No idea how to do this in Linux, although Asbo and b*cat will both know, but if that was happening in Windows, I'd write a batch file to run at startup (after your /etc/resolv.conf is re-written) to re-write it with my wanted DNS server addresses.  I think peter alluded that this is what he does, to alter the order of them.

I know the order of running things at startup in a Win environment so I'd set it to run as the last thing, and then get the contents of the file, copy the first line to a temporary file, copy the next two lines to a  second temporary file, copy the next two lines to a 3rd temporary file, delete the original, then echo the first temp file to the new file, then the third and then the second.  This would re-write the file with the nameservers in the correct order for you.

There is probably some fancy 'grep' and piping combination that can do this in one line.

Your other option is to find the code that gets the nameservers from the router and disable it, so that just the openDNS servers are included.
Title: Re: DNS Servers
Post by: burakkucat on May 03, 2012, 01:44:22 AM
Of course if it was a vanilla modem/router, as distinct to one molested/violated by the ISP, I would advise setting the modem/router to hand out the IP addresses of the DNS servers which were desired to be used. Then all systems on the LAN just need to use the modem/router's LAN address for the DNS server.  :-X
Title: Re: DNS Servers
Post by: Golfer on May 03, 2012, 08:46:03 AM
Hang on... the first line suggests that there's a DNS server (bind, dnsmasq, etc..) running on your PC, listening on 127.0.0.1 for hostname lookups.. That is exactly what Peter has set-up.

Is that the case?  The netstat tool should indicate whether there is a DNS server running on your PC and listening for local connections on udp/53.    It's not usual to run a local DNS server on a PC.  Maybe that is the standard configuration for Linux Mint, though?

It may well be that I've set something up without knowing it as I've tried all manner of 'solutions' thus far!

You mention that you "restarted", and the Virgin nameservers were inserted in /etc/resolv.conf after that..    How did you perform that "restart"? What sort of restart was it?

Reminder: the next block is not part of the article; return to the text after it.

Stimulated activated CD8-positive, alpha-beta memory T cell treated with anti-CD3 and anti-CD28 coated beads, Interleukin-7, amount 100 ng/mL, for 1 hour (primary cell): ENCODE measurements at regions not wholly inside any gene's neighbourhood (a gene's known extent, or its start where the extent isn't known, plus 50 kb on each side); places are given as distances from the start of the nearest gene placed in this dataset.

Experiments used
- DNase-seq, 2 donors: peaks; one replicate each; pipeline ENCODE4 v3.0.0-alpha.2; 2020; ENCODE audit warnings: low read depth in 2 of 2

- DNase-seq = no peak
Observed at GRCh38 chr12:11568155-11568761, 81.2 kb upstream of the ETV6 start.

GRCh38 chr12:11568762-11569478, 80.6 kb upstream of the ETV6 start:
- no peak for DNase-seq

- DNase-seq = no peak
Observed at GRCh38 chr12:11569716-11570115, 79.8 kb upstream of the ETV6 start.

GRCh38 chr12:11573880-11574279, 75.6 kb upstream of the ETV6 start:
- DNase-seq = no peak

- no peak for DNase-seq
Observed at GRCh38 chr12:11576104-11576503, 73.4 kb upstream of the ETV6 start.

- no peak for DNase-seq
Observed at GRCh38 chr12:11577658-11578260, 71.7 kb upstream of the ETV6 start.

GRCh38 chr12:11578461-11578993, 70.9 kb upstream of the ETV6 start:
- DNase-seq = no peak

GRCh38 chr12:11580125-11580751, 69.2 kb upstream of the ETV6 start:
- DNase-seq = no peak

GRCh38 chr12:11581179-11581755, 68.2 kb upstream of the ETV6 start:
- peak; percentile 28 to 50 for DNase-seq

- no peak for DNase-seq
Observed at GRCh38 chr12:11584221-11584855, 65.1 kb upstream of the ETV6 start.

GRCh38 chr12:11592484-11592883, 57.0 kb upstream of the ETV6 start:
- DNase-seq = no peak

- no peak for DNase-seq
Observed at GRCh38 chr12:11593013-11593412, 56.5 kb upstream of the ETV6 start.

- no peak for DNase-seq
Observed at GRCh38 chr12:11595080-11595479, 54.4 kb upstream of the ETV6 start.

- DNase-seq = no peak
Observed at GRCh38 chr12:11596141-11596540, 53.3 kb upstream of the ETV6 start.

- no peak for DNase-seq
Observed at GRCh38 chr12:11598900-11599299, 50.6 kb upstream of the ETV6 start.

A full shut-down and restart

Something is still retrieving the nameserver IP addresses from your Virgin router.  Thinking back to the bad old days of dialup, those nameserver identities can also be provided during the ppp handshake as well as by DHCP.  Two places to check..

Ok, but where?  In the computer or in the router?

cheers, a
[/quote]
Title: Re: DNS Servers
Post by: Golfer on May 03, 2012, 09:04:34 AM
Of course if it was a vanilla modem/router, as distinct to one molested/violated by the ISP, I would advise setting the modem/router to hand out the IP addresses of the DNS servers which were desired to be used. Then all systems on the LAN just need to use the modem/router's LAN address for the DNS server.  :-X

That's it in a nutshell!  Until recently I was with TalkTalk (shiver) and with their router it was a simple matter to change the DNS addresses, save and continue.  Virgin have arbitrarily decided to lock their router to their own DNS servers and deny user access to those settings. There is quite a row brewing over this as we speak.  I'm advised that, under normal circumstances, setting DNS in the computer's network config should override the router settings but for some reason, this is not the case.  I'm sure it is nothing more than my inexperience.  I feel a bit like a blind man groping about in a strange house, in the dark, with welding gloves on............... ;D
Title: Re: DNS Servers
Post by: burakkucat on May 03, 2012, 04:24:47 PM
b*cat nods his head, with a sad expression on his face.  :(

Far too many ISPs / CPs assume that they know best . . . 'nough said.  :-X

As for "with TalkTalk (shiver)", Black Eagle, Asbokid and I are known users of that ISP / CP. As end-users with adequate knowledge of "what's what", we are content with what we are provided by TT.  :-\

It seems, to me, that you current issue is down to uncertainty with the Linux Mint distribution. Yes, the correct configuration of each system connected to your LAN can override the use of the modem/router as your local DNS server.